Paradisi Gloria 21: 21st Century Sacred Musicby Ulf Schirmer
Conductor Ulf Schirmer and the Münchner Rundfunkorchester regularly commission new works, and this release includes live performances of the premieres of pieces from 2008 and 2009, with Mary and Magnificat as the theme. The premieres include works, each about 20 minutes long, some for orchestra alone and some including/a>… See more details below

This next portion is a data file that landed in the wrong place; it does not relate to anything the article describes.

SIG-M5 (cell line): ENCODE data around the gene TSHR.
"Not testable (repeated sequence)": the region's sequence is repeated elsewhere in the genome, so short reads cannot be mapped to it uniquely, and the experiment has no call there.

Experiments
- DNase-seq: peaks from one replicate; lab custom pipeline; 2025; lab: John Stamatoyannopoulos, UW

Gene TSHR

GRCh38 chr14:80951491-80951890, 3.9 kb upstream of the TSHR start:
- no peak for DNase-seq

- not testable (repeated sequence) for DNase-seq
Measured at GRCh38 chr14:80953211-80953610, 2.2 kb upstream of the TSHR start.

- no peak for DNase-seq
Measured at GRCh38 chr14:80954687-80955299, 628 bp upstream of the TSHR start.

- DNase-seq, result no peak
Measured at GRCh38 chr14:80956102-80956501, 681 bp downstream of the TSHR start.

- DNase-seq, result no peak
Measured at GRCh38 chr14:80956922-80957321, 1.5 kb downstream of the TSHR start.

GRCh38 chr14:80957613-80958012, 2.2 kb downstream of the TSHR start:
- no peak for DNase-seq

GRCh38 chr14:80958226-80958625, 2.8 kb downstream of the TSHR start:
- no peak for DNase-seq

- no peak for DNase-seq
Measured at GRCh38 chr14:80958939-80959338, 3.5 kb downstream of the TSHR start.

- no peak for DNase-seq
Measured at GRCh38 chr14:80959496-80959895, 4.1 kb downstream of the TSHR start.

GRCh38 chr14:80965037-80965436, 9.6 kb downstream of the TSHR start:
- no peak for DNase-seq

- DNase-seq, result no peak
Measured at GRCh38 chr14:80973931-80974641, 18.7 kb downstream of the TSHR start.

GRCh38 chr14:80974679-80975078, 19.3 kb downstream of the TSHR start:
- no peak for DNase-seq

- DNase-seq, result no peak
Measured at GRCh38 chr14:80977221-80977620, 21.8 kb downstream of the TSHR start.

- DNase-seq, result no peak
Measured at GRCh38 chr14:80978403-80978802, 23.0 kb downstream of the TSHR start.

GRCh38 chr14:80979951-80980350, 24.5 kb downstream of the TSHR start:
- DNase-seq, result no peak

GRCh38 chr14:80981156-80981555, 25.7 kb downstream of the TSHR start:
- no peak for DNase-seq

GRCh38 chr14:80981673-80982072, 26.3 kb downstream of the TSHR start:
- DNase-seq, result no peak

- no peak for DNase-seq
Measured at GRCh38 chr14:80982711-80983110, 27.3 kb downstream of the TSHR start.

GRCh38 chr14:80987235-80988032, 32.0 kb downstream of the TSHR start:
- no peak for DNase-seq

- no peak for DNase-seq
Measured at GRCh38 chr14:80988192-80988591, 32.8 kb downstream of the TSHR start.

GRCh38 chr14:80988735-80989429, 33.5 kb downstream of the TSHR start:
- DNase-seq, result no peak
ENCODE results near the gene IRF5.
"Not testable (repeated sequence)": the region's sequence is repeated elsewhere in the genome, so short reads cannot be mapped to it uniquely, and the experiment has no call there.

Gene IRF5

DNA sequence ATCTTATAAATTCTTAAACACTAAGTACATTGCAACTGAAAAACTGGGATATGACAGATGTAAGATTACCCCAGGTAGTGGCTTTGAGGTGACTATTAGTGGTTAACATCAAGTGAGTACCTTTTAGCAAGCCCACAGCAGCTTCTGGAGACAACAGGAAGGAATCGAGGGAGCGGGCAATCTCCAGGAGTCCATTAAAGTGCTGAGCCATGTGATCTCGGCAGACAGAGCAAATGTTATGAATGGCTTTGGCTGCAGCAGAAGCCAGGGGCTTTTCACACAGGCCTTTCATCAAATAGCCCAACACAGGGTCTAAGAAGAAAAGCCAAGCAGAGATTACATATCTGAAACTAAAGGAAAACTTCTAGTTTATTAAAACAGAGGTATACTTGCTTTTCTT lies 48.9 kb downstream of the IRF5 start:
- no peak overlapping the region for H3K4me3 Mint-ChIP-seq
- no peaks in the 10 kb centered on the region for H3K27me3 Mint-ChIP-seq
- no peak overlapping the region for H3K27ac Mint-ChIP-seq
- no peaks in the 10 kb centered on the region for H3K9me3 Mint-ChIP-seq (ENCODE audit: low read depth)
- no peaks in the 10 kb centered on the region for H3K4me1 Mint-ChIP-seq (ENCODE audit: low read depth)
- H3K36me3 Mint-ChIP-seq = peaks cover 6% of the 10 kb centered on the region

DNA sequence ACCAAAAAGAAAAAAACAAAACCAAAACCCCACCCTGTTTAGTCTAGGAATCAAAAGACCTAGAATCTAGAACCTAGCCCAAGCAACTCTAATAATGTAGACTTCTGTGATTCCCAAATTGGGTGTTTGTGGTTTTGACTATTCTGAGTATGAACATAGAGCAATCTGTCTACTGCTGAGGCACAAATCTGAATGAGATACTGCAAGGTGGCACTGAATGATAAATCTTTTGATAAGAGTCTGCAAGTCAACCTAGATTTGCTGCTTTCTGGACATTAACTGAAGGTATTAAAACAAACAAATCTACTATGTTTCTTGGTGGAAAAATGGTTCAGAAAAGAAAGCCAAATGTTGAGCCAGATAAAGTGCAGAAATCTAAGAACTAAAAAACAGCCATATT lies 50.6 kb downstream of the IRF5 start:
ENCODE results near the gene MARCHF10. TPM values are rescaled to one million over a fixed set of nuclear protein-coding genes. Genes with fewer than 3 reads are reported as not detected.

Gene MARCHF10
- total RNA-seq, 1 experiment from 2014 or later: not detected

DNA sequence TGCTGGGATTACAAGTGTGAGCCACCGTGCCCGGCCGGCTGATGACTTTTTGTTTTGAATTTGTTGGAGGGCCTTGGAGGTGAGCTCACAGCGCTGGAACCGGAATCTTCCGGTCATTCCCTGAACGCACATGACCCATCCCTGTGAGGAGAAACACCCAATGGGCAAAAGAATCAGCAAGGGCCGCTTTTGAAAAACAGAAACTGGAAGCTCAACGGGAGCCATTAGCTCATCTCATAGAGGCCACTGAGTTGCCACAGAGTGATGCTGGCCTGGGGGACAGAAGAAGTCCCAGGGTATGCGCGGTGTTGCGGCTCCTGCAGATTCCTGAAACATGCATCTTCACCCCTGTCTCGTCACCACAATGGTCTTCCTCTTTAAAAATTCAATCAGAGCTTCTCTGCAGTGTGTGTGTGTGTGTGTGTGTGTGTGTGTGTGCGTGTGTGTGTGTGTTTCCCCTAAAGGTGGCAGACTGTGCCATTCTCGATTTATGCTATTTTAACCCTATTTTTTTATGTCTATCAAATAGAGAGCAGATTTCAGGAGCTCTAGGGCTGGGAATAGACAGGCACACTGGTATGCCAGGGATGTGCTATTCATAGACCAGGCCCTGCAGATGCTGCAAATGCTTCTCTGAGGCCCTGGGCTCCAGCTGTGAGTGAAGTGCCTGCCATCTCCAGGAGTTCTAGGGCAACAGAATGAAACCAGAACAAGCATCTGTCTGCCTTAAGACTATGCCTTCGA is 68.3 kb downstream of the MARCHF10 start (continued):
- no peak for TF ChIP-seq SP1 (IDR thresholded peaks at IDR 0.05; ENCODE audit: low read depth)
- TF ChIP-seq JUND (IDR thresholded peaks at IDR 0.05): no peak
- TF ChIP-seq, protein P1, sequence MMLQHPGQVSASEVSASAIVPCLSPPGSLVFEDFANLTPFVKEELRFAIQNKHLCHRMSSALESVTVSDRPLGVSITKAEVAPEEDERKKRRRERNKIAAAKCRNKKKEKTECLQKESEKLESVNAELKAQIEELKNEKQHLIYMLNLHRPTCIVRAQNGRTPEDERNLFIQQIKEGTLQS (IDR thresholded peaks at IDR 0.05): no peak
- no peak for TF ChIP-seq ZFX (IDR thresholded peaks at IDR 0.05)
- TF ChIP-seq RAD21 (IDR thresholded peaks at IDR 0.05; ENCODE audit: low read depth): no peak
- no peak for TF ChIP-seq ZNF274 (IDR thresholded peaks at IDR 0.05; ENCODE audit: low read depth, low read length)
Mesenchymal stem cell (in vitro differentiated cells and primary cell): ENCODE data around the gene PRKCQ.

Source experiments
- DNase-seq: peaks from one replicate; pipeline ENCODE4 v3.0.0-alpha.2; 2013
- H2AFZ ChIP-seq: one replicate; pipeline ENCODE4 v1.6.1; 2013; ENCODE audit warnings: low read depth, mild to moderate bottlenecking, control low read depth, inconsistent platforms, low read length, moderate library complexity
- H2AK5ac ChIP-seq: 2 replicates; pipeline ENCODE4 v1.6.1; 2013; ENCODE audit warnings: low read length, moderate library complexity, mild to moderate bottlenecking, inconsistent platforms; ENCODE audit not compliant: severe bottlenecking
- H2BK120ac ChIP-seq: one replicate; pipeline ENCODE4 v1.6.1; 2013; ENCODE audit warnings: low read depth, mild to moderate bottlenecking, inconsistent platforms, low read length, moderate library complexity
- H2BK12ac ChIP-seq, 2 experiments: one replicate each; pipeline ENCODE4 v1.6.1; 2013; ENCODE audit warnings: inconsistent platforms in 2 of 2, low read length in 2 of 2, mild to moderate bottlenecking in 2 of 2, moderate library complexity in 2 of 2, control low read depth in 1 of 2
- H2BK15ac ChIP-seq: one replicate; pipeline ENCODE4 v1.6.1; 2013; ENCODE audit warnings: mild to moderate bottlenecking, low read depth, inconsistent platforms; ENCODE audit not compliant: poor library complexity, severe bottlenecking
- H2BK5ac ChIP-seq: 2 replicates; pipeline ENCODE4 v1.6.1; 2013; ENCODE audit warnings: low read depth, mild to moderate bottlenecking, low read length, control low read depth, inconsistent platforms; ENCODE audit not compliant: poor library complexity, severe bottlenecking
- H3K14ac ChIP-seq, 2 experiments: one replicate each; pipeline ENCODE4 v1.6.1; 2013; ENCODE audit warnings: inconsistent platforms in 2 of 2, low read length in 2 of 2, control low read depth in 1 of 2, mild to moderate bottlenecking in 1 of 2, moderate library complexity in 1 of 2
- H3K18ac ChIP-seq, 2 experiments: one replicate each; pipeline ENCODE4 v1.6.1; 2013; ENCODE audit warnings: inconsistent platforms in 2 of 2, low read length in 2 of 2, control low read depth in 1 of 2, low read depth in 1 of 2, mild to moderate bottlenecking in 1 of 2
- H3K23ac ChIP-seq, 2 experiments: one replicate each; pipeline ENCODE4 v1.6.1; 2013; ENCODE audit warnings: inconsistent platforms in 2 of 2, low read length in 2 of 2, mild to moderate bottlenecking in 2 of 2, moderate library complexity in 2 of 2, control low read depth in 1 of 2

Conductor Ulf Schirmer and the Münchner Rundfunkorchester regularly commission new works, and this release includes live performances of the premieres of pieces from 2008 and 2009, with Mary and Magnificat as the theme. The premieres include works, each about 20 minutes long, some for orchestra alone and some including chorus and soloists, by four composers born between 1952 and 1973. Catalan composer Oriol Cruixent's "Abismes for orchestra" is a fairly conventional modernist tone poem that moves from a depiction of chaos to joyful affirmation, with the orchestral players intoning words from the Sermon on the Mount at the end. "Introductio - Meditatio - Magnificat - Epilogus for high soprano, baritone, chorus, and orchestra" by Austrian Gerd Kühr is more musically adventurous and interesting; his spare, unemotional style, reflecting his religious skepticism, is at odds with the ecstatic text of the Magnificat, but as a purely musical experience the piece is inventive and effectively dramatic. Joanna Wozny, born in Poland but trained in Austria, has written that her intent with "Archipel for large orchestra" was to create an atmosphere of quiet and stillness, and she succeeds. The meditative piece is mostly static and very, very quiet, with the extensive orchestral forces deployed judiciously to create a variety of subdued tone colors. "Salve Regina," by Austrian Johanna Doderer is scored for soprano, chorus, and orchestra, and comes closest to being the kind of piece one would expect based on the theme. Although this is clearly a contemporary work that uses an array of 20th century compositional techniques, the music has a rhapsodic grandeur and sweep, and is essentially tonal, even sumptuously neo-Romantic. The performances by Schirmer and the Münchner Rundfunkorchester and Chor des Bayerischen Rundfunks are very fine, although only the Doderer gives them the opportunity to demonstrate their capacity for producing a big, conventionally beautiful orchestral and choral sound. Baritone Adrian Eröd is adequate in the Kühr, but soprano Angelika Luz is painfully shrill, due at least in part to the insensitivity of the vocal writing. In contrast, soprano Marlis Petersen is absolutely radiant in her large, lyrically gratifying role in the Doderer. The sound of the live recordings is clean, with little distracting noise, but somewhat flat and not very lively.
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